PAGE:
Not for the sheer quality of cricket, but the India-England Test (1979-80) at the Wankhede Stadium (to commemorate the Golden Jubilee of Board of Control for Cricket in India) will go down in history as one of the leading lights in this rivalry for three prominent reasons: Gundappa Vishwanath's sportsmanship, Ian Botham's extraordinary all-round performance (6-58, 114 and 7-48), and Bob Taylor's world record of 10 catches.
Indian skipper Vishwanath allowed Taylor to stay put at the crease despite Hanumantha Rao adjudging him caught-behind off Kapil Dev at a critical stage in the Test. Taylor then went to amass a record sixth-wicket stand of 171 with Ian Botham. The 'honest culprit' behind India's 10-wicket defeat still doesn't regret the incident: "I never regretted it, and still don't. People are entitled to their opinion but that does not bother me.
"As a captain, I did what was right at the stage without thinking about the final result. It was clear that he (Taylor) was not out and that was the only thing that mattered," Vishwanath said. "Whatever we would have done in those five days, Botham was just too good and would have probably won it for England either way," added Vishwanath.
Vishwanath set an example of ethical truthfulness, but not without irking his teammates. "We were so cross with him... but quickly realised that it's the price you have to pay to be so honest sometimes," recalled Syed Kirmani.
"Sunny (Sunil Gavaskar) and Dilip (Vengsarkar) were besides Vishy in the slips, we all went up in a flash when Taylor nicked it. The umpire was quick to raise his finger, but Taylor just nodded his head. Surprisingly, Vishy asked the umpire to change his decision. At the end of the day's play, we didn't talk about the incident with him (Vishwanath). But three days later when we lost, we were really angry," he said.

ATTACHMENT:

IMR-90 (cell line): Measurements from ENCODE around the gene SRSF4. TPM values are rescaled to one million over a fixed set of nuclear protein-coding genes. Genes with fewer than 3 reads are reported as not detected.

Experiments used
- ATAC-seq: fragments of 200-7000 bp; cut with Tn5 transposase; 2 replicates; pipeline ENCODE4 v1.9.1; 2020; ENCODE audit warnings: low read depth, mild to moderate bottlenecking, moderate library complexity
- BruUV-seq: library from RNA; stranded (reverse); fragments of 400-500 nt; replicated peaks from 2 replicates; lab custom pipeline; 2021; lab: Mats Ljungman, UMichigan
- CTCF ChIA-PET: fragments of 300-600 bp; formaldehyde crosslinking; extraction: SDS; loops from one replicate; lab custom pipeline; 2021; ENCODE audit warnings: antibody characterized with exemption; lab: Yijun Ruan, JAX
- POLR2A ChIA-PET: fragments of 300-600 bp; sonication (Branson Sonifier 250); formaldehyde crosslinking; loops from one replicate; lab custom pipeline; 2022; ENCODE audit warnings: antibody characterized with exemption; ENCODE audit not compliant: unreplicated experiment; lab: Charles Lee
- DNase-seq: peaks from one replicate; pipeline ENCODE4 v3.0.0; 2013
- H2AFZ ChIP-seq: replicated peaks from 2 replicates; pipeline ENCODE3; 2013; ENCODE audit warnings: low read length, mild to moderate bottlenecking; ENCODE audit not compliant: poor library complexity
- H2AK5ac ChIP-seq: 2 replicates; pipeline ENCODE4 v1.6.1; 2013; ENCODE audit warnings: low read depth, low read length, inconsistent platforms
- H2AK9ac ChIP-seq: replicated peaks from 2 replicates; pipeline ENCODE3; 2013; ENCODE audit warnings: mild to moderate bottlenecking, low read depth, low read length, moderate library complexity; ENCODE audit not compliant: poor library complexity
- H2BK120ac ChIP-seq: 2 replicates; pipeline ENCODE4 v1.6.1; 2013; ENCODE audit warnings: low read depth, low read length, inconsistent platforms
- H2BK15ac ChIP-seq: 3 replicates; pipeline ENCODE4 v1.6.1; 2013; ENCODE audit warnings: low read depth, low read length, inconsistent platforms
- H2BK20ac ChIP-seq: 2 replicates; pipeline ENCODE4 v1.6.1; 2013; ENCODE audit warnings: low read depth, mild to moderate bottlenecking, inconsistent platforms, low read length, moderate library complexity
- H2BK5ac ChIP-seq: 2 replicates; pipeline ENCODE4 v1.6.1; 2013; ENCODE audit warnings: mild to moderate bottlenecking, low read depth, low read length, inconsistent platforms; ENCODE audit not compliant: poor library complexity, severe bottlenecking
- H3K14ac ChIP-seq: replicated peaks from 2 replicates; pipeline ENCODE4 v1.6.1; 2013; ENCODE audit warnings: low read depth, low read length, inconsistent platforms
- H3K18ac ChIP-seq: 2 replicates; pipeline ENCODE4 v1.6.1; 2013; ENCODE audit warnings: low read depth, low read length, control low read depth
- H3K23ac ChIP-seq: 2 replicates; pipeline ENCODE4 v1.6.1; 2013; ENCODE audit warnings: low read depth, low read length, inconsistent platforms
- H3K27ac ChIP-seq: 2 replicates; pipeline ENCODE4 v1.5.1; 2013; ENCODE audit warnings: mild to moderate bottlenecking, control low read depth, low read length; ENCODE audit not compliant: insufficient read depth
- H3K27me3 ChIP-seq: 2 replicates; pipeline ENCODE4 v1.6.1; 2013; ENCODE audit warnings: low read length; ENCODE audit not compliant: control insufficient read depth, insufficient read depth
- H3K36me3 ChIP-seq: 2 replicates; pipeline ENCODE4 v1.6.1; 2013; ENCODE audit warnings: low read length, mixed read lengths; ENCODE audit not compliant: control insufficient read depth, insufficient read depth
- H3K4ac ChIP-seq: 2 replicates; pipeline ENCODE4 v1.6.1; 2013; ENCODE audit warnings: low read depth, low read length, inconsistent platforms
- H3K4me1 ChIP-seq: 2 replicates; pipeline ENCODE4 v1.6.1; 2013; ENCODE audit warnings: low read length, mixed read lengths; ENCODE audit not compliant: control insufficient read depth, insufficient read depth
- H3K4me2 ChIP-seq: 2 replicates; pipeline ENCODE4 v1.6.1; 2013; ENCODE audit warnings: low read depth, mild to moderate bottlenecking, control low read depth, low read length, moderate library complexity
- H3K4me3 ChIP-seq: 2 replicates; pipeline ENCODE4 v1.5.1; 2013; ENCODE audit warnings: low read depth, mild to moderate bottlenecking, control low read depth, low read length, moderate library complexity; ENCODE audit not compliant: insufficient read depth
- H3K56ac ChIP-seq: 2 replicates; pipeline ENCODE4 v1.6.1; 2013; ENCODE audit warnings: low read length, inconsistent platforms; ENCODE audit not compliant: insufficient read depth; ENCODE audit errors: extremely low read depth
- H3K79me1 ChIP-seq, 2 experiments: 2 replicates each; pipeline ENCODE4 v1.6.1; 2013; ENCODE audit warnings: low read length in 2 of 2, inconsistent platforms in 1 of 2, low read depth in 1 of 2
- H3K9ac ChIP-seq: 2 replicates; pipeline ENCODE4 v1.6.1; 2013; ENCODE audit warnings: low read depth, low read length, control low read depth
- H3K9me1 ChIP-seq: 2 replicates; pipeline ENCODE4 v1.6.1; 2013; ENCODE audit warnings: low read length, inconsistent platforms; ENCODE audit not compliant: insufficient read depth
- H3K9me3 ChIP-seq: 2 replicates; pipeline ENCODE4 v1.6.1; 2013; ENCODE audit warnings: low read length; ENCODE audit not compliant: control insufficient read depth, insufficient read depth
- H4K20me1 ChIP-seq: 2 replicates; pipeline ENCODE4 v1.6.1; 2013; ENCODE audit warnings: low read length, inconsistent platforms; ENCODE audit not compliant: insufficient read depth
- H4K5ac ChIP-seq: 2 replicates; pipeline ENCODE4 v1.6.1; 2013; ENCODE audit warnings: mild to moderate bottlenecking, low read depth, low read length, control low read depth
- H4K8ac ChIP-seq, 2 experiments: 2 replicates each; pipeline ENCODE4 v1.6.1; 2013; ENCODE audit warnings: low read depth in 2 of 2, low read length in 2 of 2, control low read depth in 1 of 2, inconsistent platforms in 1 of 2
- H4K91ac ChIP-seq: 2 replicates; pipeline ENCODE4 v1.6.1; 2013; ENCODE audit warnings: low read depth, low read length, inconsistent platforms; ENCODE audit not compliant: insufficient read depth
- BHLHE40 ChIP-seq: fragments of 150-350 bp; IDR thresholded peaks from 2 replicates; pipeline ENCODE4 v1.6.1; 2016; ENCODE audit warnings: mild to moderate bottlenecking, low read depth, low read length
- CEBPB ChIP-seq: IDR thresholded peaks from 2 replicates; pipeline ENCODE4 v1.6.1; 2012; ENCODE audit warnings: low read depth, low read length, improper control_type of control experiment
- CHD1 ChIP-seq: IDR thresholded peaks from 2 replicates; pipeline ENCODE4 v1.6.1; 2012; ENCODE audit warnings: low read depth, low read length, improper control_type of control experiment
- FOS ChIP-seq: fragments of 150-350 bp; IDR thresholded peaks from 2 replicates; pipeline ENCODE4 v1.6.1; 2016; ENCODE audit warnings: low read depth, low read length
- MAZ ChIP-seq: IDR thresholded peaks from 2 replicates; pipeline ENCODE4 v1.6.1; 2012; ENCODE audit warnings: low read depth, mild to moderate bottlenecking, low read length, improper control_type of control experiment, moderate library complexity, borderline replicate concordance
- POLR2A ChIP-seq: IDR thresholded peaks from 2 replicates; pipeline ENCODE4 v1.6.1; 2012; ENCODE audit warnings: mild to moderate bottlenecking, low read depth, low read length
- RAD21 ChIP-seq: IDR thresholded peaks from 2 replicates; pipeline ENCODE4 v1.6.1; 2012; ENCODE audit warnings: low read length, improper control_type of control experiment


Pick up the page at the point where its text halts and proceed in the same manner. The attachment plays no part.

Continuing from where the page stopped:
Karsan Ghavri, who took five for 52 in the first innings, paid rich tributes to the sportsmanship of Vishwanath. "Even if Taylor had edged the ball, that is the sort of sportsman spirit that will go down in history, something that will be seen once in 20-25 years," said the left-arm pacer. "Vishy was a gentleman and played the game as fair as anyone. Everyone remembers it for being the Botham Test - and it definitely was. But it was also a game testament to the sort of individual Vishwanath really was," he said.
Taylor too lauded Vishwanath during his return to the ground in 2006. "That was a great gesture of sportsmanship, which cannot be forgotten. I thought I would be in trouble. I remember Kapil's appeal and was declared out by the umpire. I wondered what was going on and started my walk back. Then, Vishy came up to me and said he will have a word with the umpire," he said.
On Thursday, the home of cricket will host the India-England centenary Test.